The Pol­ish climbers now had a fear­some rep­u­ta­tion. The inter­na­tion­al alpine com­mu­ni­ty had tak­en notice and dubbed them “The Ice War­riors.” In the years fol­low­ing the ascents of Dhaula­giri and Cho Oyu, this same group of climbers would ascend Kachen­jun­ga in 1986, Anna­pur­na in 1987, and top it off with Wielicki’s extra­or­di­nary solo win­ter ascent of Lhoste in 1988. “The Pol­ish Way” was char­ac­ter­ized by the extreme strug­gle that the climbers were accus­tomed to. At the height of the 1980s, Poland was stand­ing on top of the world.

Then it all collapsed.

As Poland cel­e­brat­ed their lib­er­a­tion from Com­mu­nism, Jerzy Kukucz­ka set off to climb a new route on the South Face of Lhotse in Octo­ber, 1989. Forced to use a sec­ond hand sta­t­ic line, Jerzy led a pitch at 8200-meters (26,902 feet) near the sum­mit. Sud­den­ly, the rope snapped and one of Poland’s most leg­endary climbers per­ished. The moun­taineer­ing com­mu­ni­ty mourned deeply. As the Iron Cur­tain crum­bled and Poland found democ­ra­cy, the climbers no longer had finan­cial back­ing from the gov­ern­ment. In the 1990s, the Pol­ish moun­taineer­ing fell into a dark age as the Gold­en Gen­er­a­tion end­ed when Wan­da Rutkiewitz van­ished on Ever­est in 1992.

For 17 years, between 1988 and 2005, nobody could achieve a win­ter sum­mit in the Himalayas. As alpin­ist Simone Moro told The Clymb:

“The deaths of Jerzy Kukucz­ka and Wan­da Rutkievitz shocked the Pol­ish sys­tem. Then a gen­er­a­tional turnover hap­pened, and the new gen­er­a­tion, who weren’t accus­tomed to tra­di­tional ways, was weak­er than the old. So, the com­bi­na­tion of mul­ti­ple fac­tors, includ­ing cli­mate change, influ­enced the capac­ity to achieve win­ter climbs at high altitude.”

While the Pol­ish lit the fire, the torch passed to a new gen­er­a­tion of alpin­ists. In 2005, Moro and his Kaza­kh climb­ing part­ner, Denis Urubko ush­ered in a new age of win­ter Himalayan ascents with their sum­mit of Shisha­pang­ma in 2005 where they nar­row­ly ascend­ed ahead of a young Pol­ish team, fol­lowed by Makalu in 2009, and Gasher­brum II in 2011.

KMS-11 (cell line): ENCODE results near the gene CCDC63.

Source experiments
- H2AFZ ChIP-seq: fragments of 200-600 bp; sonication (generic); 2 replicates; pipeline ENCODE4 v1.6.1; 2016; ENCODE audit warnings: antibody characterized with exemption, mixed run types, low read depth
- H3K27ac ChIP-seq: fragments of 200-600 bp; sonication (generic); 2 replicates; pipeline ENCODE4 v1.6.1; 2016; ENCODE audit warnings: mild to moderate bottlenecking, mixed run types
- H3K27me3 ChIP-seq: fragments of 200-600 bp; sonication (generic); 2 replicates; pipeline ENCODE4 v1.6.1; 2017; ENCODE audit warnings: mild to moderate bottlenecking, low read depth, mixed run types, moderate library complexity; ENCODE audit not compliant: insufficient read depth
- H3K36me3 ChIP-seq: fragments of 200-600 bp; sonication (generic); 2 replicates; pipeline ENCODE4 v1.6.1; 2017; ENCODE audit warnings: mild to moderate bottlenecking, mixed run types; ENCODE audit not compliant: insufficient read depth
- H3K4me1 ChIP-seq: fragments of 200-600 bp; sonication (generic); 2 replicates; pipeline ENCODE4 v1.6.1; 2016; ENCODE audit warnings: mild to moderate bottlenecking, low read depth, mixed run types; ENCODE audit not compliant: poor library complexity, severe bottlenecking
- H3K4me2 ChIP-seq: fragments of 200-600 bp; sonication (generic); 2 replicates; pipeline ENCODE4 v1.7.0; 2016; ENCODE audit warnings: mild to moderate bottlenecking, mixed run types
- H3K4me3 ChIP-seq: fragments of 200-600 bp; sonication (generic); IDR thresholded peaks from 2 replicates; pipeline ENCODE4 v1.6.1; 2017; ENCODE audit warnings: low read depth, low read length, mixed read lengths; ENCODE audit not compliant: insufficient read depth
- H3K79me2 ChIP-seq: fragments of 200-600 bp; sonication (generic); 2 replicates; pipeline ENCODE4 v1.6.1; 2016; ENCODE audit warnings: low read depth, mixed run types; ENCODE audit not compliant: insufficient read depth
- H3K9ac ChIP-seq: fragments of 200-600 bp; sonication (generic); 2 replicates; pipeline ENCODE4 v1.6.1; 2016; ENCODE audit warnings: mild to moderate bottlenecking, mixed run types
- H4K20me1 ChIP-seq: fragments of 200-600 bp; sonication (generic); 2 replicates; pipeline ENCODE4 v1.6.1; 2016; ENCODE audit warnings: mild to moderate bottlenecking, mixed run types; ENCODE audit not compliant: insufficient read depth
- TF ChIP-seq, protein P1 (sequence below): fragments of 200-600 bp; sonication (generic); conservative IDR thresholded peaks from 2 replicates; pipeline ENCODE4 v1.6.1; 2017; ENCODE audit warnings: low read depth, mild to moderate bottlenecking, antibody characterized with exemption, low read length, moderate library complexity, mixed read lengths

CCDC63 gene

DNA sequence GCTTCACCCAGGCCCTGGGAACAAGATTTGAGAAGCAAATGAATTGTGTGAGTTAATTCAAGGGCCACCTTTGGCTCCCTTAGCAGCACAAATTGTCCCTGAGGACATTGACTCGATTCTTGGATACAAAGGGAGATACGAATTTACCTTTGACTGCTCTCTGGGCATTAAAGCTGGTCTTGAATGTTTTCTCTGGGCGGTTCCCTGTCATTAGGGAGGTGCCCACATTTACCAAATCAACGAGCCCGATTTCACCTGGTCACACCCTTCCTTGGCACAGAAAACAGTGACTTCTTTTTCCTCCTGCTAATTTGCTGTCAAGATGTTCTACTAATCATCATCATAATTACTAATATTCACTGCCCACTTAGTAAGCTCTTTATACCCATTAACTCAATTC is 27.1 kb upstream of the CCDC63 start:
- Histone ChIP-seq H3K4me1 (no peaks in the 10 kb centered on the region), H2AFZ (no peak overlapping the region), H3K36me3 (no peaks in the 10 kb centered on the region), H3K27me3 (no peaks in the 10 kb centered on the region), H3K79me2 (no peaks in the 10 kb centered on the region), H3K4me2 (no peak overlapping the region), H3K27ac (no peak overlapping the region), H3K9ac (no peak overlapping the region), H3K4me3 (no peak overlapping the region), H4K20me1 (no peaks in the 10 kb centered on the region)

But Wielic­ki had one more dream: A win­ter ascent of Nan­ga Parbat.

A win­ter ascent of Nan­ga Par­bat had long been the dream of the Pol­ish alpine com­mu­ni­ty. The Rupal Face, one of the world’s bold­est ascents, ris­es over 15,000-feet above the val­ley. The sum­mer of 1985 saw teams led by Kukucz­ka and Rutkievitz both reach the sum­mit, but for Zawa­da and Wielic­ki, Nan­ga Par­bat was Poland’s peak, and they want­ed it in winter.

On Jan­u­ary 12, 2007, Wielic­ki is at base camp on Nan­ga Par­bat, lis­ten­ing on the radio as Zawa­da had done for him 27 years ear­li­er. This time, there won’t be a sum­mit. The two climbers are fac­ing severe winds and have decid­ed to come down. But it doesn’t dimin­ish what Wielic­ki and the Gold­en Gen­er­a­tion of Pol­ish climbers were able to accomplish.

On Feb­ru­ary 26, 2016, Nan­ga Par­bat was sum­mit­ed in win­ter for the first by Simone Moro (Italy) Alex Txikon (Spain) and Ali Sad­para (Pak­istan), leav­ing K2 the only remain­ing 8,000-meter peak nev­er climbed in winter.

Research pro­vid­ed by the Amer­i­can Alpine Club Library and Amer­i­can Alpine Journal